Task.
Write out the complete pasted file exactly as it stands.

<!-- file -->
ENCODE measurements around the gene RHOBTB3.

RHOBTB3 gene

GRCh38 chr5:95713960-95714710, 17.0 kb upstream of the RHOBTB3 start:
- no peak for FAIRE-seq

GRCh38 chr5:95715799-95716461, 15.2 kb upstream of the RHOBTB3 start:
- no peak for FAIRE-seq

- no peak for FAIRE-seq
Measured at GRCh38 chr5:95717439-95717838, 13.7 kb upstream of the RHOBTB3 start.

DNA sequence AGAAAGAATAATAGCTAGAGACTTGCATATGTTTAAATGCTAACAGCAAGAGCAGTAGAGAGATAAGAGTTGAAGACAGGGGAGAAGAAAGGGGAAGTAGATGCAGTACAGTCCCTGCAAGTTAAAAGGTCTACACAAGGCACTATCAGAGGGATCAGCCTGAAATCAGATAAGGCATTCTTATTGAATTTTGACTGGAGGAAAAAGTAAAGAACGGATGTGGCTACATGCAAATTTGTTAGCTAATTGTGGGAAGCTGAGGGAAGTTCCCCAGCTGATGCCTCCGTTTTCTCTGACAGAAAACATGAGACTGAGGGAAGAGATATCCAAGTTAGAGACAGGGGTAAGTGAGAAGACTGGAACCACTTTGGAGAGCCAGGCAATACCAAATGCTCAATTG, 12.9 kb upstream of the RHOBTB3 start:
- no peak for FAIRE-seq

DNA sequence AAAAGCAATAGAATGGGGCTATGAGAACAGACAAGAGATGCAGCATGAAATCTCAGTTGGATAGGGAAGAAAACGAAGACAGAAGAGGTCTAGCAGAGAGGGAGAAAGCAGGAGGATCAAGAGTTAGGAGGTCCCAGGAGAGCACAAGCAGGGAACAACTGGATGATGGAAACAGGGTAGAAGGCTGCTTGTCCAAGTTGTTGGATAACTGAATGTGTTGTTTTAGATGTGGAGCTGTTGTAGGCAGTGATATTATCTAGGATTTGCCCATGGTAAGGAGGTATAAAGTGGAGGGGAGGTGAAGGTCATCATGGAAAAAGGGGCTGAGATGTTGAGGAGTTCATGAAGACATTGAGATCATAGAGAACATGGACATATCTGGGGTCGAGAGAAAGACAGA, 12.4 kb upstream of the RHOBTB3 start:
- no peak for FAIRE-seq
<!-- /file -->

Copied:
ENCODE measurements around the gene RHOBTB3.

RHOBTB3 gene

GRCh38 chr5:95713960-95714710, 17.0 kb upstream of the RHOBTB3 start:
- no peak for FAIRE-seq

GRCh38 chr5:95715799-95716461, 15.2 kb upstream of the RHOBTB3 start:
- no peak for FAIRE-seq

- no peak for FAIRE-seq
Measured at GRCh38 chr5:95717439-95717838, 13.7 kb upstream of the RHOBTB3 start.

DNA sequence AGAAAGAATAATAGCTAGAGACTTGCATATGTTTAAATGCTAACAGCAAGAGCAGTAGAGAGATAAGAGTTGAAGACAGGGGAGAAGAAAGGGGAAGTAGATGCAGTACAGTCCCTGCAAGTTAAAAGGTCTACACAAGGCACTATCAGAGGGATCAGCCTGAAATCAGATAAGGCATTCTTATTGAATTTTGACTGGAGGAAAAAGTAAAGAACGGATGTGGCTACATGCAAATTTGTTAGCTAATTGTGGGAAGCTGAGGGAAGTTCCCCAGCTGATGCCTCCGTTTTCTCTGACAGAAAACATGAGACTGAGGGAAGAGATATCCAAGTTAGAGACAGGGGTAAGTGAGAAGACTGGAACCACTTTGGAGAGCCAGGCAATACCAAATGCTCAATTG, 12.9 kb upstream of the RHOBTB3 start:
- no peak for FAIRE-seq

DNA sequence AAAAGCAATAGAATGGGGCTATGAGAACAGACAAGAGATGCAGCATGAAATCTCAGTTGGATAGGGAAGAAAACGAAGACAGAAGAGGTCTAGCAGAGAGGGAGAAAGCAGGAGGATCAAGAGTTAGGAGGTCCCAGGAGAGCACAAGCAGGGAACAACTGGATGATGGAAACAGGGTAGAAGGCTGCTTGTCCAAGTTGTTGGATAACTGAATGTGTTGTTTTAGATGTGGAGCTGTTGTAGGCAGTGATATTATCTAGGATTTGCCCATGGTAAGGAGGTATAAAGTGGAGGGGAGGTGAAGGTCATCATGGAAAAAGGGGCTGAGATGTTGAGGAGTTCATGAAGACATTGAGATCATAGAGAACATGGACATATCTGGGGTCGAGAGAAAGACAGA, 12.4 kb upstream of the RHOBTB3 start:
- no peak for FAIRE-seq